Atlantic Oil and Gas Development Risks Healthy Ocean Ecosystems, Fishery and Tourism Jobs, While Offshore Wind Does Not

 January 14, 2015                                                                          

Beaufort, SC —Oceana released a new report today that finds offshore wind would produce over three times more jobs and nearly nine times as much energy as offshore drilling off South Carolina’s Atlantic coast. The report, titled Offshore Energy by the Numbers, An Economic Analysis of Offshore Drilling and Wind Energy in the Atlantic, challenges recent claims by the oil and gas industry that opening the East Coast to offshore drilling will lead the United States to energy independence, generate millions of dollars in revenue for states and create thousands of jobs in the process. Oceana’s analysis instead finds that the benefits projected by the industry appear to be exaggerated due to the inclusion of oil and gas resources that are not economically recoverable, thereby inflating the potential benefits. Industry estimates also rely upon an assumption of a state revenue-sharing system that does not exist.

“Offshore wind power in South Carolina has the potential to generate more jobs, produce more power, and lead to a higher degree of energy independence from foreign sources than drilling for oil and gas does,” said Samantha Siegel, South Carolina organizer for Oceana’s climate and energy campaign. “South Carolinians deserve to know the truth when it comes to expanding this dirty and dangerous practice to our coast, and what alternatives there are for clean energy.”

Oceana’s report also finds that offshore oil and gas development off the East Coast of South Carolina could put at risk some of the roughly 79,000 jobs and about $4.4 billion in gross domestic product that rely on the state’s healthy ocean ecosystems, mainly through fishing, tourism and recreation. In fact, Oceana says the threats of offshore drilling would begin far before a rig is ever put in the water. In July, the Obama administration announced its decision to consider proposals for the use of seismic airguns that make dynamite-like blasts to search for oil and gas deposits deep below the ocean floor in an area twice the size of California, stretching from Delaware to Florida.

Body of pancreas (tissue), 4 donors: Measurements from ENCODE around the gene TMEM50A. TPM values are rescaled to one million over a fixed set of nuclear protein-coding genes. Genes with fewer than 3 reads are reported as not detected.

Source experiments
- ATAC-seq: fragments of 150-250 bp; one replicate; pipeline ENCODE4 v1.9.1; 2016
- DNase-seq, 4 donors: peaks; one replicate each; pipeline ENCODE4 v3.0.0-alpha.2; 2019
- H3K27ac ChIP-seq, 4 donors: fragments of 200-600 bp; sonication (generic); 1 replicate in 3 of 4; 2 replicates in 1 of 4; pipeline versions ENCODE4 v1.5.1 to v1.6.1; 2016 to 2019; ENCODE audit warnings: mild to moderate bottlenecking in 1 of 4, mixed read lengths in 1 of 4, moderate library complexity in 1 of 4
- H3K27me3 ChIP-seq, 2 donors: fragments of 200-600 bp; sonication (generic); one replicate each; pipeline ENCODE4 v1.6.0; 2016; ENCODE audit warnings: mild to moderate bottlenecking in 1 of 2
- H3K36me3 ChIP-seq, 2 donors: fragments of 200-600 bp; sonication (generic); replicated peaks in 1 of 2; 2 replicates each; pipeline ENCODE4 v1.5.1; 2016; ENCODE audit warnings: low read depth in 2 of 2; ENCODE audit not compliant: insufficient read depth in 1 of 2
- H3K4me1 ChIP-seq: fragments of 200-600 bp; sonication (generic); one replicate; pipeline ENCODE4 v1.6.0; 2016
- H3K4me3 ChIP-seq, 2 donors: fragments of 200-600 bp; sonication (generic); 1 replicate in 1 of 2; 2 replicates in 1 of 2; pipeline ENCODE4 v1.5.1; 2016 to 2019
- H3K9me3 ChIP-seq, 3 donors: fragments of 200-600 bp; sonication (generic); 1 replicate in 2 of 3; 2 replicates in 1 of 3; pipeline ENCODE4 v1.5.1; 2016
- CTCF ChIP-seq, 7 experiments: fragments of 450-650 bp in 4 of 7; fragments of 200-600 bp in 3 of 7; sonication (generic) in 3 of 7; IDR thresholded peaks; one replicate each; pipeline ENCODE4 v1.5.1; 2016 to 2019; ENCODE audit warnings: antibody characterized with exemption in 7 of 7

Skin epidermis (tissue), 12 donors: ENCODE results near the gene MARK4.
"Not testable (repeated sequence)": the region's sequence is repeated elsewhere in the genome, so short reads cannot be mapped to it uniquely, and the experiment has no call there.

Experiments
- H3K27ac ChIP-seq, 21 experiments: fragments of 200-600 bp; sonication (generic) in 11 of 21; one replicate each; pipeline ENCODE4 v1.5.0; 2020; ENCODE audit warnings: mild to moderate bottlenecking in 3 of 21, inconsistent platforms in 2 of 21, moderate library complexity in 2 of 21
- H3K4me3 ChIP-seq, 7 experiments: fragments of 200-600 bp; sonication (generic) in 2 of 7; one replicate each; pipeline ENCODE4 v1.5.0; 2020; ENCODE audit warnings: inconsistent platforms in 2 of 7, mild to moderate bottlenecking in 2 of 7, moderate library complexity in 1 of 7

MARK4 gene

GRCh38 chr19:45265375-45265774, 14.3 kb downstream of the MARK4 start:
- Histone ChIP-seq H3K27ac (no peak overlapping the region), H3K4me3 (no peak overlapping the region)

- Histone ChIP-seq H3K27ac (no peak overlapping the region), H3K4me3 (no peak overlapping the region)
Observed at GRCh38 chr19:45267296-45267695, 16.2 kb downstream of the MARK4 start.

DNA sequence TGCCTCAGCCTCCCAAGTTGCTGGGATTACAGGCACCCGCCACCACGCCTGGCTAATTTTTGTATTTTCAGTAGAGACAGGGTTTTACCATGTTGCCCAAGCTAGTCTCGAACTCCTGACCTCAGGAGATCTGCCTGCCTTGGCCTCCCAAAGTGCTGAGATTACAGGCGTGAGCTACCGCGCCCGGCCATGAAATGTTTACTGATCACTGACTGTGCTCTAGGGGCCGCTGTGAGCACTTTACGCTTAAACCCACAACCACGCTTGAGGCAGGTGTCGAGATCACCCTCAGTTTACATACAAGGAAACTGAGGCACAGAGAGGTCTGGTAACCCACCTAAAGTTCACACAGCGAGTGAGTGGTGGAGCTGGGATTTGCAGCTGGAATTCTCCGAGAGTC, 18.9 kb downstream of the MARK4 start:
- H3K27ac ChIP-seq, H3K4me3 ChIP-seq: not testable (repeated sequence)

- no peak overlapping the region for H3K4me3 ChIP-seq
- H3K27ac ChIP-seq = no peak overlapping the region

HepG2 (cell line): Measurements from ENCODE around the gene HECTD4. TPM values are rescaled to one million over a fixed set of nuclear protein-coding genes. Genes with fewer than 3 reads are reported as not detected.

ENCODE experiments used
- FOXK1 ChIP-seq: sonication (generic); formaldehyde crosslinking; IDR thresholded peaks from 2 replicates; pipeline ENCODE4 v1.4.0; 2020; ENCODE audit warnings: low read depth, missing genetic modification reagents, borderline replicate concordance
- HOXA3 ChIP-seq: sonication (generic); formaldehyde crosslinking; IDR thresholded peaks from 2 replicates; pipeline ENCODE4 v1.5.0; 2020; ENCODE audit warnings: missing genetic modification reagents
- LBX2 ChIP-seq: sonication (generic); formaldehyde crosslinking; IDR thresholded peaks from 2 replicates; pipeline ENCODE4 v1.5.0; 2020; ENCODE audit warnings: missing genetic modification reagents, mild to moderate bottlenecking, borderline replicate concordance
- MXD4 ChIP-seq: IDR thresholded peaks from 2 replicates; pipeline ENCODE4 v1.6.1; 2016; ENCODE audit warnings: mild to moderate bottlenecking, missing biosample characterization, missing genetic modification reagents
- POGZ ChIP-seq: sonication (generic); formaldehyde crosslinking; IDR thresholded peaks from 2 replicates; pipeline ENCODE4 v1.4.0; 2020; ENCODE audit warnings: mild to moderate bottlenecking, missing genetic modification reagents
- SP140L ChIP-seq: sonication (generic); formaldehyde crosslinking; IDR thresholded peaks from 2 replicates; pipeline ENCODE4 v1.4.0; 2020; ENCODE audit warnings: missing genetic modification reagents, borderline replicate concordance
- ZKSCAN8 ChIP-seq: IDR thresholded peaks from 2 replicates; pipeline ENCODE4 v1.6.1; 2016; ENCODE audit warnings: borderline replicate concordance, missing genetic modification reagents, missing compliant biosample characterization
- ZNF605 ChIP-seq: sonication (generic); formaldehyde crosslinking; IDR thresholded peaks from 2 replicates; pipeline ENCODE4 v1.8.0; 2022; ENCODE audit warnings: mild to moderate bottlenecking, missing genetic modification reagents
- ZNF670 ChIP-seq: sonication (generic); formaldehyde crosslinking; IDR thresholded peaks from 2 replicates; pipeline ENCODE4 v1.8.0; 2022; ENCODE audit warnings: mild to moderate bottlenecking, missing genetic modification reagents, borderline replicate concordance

“28 coastal communities on the East Coast, including Edisto Beach, have already passed resolutions saying no to seismic airguns,” said Siegel. “Seismic airgun blasting in the Atlantic could harm fish populations and, according to the government’s own estimates, could injure as many as 138,000 marine mammals, like whales and dolphins, and disrupt the vital activities of as many as 13.5 million more.”

Some of the report’s other key findings about South Carolina include:

  • A modest and gradual development of offshore wind could create about 21,000 additional jobs, or a 161 percent increase over the jobs created by offshore oil and gas drilling over the project lifetime.
  • If the economically recoverable portion of these fossil fuel resources located offshore South Carolina were extracted and used this year, the region would be able to meet the demand for both oil and gas for six days, at current consumption rates.
  • Offshore oil and gas would not even be produced until 2026 at the earliest based on the industry’s own projections.
  • It would take only six years of offshore wind production to generate more energy than that contained in all of the economically recoverable offshore oil and gas.

Oceana and community members held an event in Beaufort today to discuss the report’s findings.

Beaufort Mayor Billy Keyserling headlined the event, remarking, “If there was an oil spill or if there was an impact, it could affect the quality of life that so many of us appreciate here.”

“Going after the pittance of oil and gas resources predicted to be found off the South Carolina coast is not worth the risk to our state’s quality of life, natural resources, or tourism and fishing industries. Charting a path towards a clean energy future is in the best interest of our economy and environment,” said Hamilton Davis, Energy and Climate Director for the Coastal Conservation League.

“Offshore drilling is simply not worth the risks to South Carolina’s coast. We’d like to see clean energy jobs from offshore wind, an energy source that does not endanger our special places like Hunting Island or Edisto Beach,” added Alan Hancock, Program Director for the South Carolina League of Conservation Voters.

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